“For this reason, the church throughout history has traditionally confessed that all material within the canon of Scripture is “God-breathed.” Without going into the multitude of disputed issues that surround how God “breathed” Scripture—issues that I will in a moment argue are as unnecessary to unravel as they are impossible to resolve—I will begin to flesh out my understanding of this confession by simply registering my agreement with the historic-orthodox tradition that this “breathing” entails that God is, in some sense, the ultimate author of all canonical works.”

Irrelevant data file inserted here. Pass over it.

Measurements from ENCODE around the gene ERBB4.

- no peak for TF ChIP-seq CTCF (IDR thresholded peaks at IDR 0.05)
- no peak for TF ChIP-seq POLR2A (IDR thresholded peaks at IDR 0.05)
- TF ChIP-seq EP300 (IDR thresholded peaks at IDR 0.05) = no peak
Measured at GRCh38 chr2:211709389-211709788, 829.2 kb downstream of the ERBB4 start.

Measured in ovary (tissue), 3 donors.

Firstly, it is a huge and unproveable assumption that “the church throughout history has traditionally confessed that all material within the canon of Scripture is “God-breathed.” He does so without any citations whatsoever. The lack of citation is not surprising in that the church had no established canon for at least 350 years following Jesus’ life, and especially given that Boyd’s sixty-six book canon of Scripture is the result of the Protestant Reformation in the 16th century. In fact, the term Boyd (and other evangelicals) so favour is not even used in, at least, the first 150 years of Jesus movements, with the lone exception of 2 Timothy. Secondly, Boyd introduces a very vague statement on what “God-breathed” entails: “that God is, in some sense, the ultimate author of all canonical works.” What does “the ultimate author” mean? In the remainder of his monograph, Boyd obviously believes that every word in the sixty-six books of the Protestant canon is approved by God for “publication.” God allowed the authors to write what they did, and God had a purpose in allowing them to do so.